Mon, Oct 20, 2003 - Page 8 News List

Chen: an idealist or a pragmatist?

By Trung Latieule

Is President Chen Shui-bian(陳水扁) an idealist or a pragmatist?

Is Chen the politician who campaigned as a newborn centrist to win the presidency in 2000?

Or deep down is he still the lawyer who defended activists opposed to Chiang Ching-kuo's(蔣經國) dictatorship?

Chen was very pragmatic in the 2000 election.

He first proposed a new middle way during the campaign to allay fears of a conflict with China across the Taiwan Strait.

He then stated in his inaugural pledge his five noes policy to reassure Washington about his intentions.

That policy especially stresses no declaration of independence, no referendum that would change the cross-strait status quo, and no inclusion of former President Lee Teng-hui's(李登輝) two-state theory in the constitution.

Chen even extended several olive branches to Beijing in the first half of his presidential term. But he gradually gave up that pragmatism in the second half of his mandate.

Chen's seizure of the chairmanship of the Democratic Progressive Party last year was the first signal of his move toward a tougher ideological stance: the DPP platform obviously contradicts Chen's five noes policy by stating in a 1999 resolution that Taiwan is a sovereign and independent country.

Chen's return to idealism was made clear when he said in the summer last year that there was one country on each side of the strait.

His push for referendums and his promise last month of a new constitution in 2006 confirmed that shift.

Chen indeed perceives himself as a leader with a "strong sense of mission" and a "vision" for his country's future as he said in a recent interview with the Washington Post. Cynics might denounce Chen's idealism as a new form of pragmatism to win next year's presidential election and reach his long-term goals.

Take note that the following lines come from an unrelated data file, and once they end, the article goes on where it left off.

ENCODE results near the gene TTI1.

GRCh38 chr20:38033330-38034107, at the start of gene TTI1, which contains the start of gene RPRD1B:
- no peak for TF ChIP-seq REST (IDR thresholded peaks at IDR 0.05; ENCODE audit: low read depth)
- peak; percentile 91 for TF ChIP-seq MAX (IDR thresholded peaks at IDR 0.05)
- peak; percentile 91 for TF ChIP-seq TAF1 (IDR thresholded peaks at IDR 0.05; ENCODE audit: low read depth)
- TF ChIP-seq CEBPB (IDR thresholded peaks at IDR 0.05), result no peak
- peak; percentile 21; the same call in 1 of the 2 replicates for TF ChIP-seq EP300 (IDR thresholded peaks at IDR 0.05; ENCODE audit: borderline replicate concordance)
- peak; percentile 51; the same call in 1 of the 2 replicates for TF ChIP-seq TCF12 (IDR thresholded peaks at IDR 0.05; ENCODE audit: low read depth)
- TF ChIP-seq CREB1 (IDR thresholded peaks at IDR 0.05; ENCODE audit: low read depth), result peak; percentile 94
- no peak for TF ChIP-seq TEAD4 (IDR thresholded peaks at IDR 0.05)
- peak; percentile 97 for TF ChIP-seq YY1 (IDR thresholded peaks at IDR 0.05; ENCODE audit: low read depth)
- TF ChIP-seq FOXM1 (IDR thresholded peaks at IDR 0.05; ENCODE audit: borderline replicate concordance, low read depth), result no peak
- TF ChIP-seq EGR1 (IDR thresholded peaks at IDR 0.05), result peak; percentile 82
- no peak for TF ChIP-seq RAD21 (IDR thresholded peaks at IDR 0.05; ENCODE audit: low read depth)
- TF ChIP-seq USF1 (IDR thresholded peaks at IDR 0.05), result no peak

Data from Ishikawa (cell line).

First, if the Chen administration is bad at governing, then it should stick to what it does the best: campaigning.

Taiwan is still plagued by a record unemployment rate of 5 percent.

And railway and telecom workers staged major protests last month to oppose the government's privatization policies.

Chen would downplay his weak social record by keeping the initiative and setting the agenda.

Second, Chen is still trailing in opinion surveys behind the joint ticket formed by Chairman Lien Chan (連戰) of the Kuomintang (Chinese Nationalist Party - KMT) and People's First Party (PFP) Chairman James Soong(宋楚瑜).

Chen's provocative rhetoric could trigger an aggressive response from Beijing that would help sway Taiwan's centrist voters.

In reaction to Chen's call for a new constitution, Chinese Premier Wen Jiabao (溫家寶) last month already warned Taiwan against seeking independence.

Third, Chen needs a three-fourths majority in the Legislative Yuan for any constitutional change.

He could hardly get such a majority even with the full support of the Taiwan Solidarity Union.

A referendum law would allow Chen to bypass the Legislative Yuan and have the new constitution approved by universal suffrage instead.

And fourth, Chen wants to go down in history.

He wants to be remembered as the father of independence just like his predecessor is considered the father of democracy in Taiwan.

Chen may lose the coming election or may not even achieve his goals during a second term, but at least he would get the credit for having built the momentum for the independence cause.

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